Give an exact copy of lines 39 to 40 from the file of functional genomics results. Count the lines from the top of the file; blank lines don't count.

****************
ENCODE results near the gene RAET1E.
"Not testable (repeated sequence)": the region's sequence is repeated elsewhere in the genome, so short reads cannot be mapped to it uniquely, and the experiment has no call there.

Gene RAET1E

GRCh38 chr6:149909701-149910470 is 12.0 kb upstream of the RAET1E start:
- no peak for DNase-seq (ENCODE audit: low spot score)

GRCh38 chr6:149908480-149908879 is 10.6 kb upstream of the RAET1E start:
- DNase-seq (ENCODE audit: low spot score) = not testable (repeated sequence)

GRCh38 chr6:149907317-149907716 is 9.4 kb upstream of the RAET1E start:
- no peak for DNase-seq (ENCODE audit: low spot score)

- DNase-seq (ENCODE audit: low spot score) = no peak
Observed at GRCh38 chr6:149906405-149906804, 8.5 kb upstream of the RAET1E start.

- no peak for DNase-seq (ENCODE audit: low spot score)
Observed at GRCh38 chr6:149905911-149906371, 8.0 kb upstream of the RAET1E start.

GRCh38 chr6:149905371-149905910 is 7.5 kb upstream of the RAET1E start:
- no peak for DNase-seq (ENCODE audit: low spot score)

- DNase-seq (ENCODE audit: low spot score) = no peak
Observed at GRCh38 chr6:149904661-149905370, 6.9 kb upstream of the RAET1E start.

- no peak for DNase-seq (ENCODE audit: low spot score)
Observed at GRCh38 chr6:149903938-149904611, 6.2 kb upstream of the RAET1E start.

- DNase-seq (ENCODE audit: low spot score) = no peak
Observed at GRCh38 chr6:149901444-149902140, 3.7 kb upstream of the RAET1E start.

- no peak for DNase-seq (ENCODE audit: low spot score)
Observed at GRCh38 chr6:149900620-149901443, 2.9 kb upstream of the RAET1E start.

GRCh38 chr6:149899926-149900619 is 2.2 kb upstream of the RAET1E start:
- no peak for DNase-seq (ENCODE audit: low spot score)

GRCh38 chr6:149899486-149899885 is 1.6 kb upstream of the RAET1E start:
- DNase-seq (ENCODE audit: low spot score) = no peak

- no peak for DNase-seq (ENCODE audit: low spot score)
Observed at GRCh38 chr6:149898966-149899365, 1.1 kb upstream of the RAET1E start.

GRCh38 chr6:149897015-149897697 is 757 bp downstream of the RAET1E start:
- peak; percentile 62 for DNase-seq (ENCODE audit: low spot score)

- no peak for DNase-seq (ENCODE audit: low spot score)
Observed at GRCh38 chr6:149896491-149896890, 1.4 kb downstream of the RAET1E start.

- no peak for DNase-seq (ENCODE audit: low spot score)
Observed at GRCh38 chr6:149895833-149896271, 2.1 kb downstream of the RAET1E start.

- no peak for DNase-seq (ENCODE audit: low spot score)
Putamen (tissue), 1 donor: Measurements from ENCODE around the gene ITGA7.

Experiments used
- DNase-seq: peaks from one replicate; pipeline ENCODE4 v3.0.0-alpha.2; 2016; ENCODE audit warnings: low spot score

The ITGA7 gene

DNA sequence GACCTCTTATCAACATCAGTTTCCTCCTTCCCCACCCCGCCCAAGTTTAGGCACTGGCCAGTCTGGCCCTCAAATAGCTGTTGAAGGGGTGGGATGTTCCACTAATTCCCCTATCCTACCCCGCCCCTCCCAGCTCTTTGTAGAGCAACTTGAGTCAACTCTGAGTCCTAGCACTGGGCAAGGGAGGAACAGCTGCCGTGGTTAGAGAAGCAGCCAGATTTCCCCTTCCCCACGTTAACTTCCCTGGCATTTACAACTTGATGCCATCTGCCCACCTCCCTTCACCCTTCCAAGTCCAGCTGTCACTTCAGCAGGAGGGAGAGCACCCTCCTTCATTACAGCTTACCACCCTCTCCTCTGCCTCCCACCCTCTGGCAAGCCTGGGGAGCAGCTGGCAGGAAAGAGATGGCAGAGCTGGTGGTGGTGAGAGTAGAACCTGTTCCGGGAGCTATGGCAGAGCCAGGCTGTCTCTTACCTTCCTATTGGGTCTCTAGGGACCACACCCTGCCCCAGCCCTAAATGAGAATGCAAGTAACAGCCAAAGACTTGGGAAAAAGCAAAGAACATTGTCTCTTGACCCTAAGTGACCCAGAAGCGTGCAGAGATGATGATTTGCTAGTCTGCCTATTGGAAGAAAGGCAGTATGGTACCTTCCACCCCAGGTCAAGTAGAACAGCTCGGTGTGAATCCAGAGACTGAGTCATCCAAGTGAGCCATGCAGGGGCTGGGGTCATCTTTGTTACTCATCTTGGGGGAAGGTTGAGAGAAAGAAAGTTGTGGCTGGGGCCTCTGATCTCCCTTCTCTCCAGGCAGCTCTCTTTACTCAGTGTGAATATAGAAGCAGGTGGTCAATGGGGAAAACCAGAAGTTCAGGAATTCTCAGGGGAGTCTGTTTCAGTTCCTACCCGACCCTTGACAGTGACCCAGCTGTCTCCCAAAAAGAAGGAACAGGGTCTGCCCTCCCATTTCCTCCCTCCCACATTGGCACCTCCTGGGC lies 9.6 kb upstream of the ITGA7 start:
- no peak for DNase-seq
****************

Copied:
- DNase-seq: peaks from one replicate; pipeline ENCODE4 v3.0.0-alpha.2; 2016; ENCODE audit warnings: low spot score

The ITGA7 gene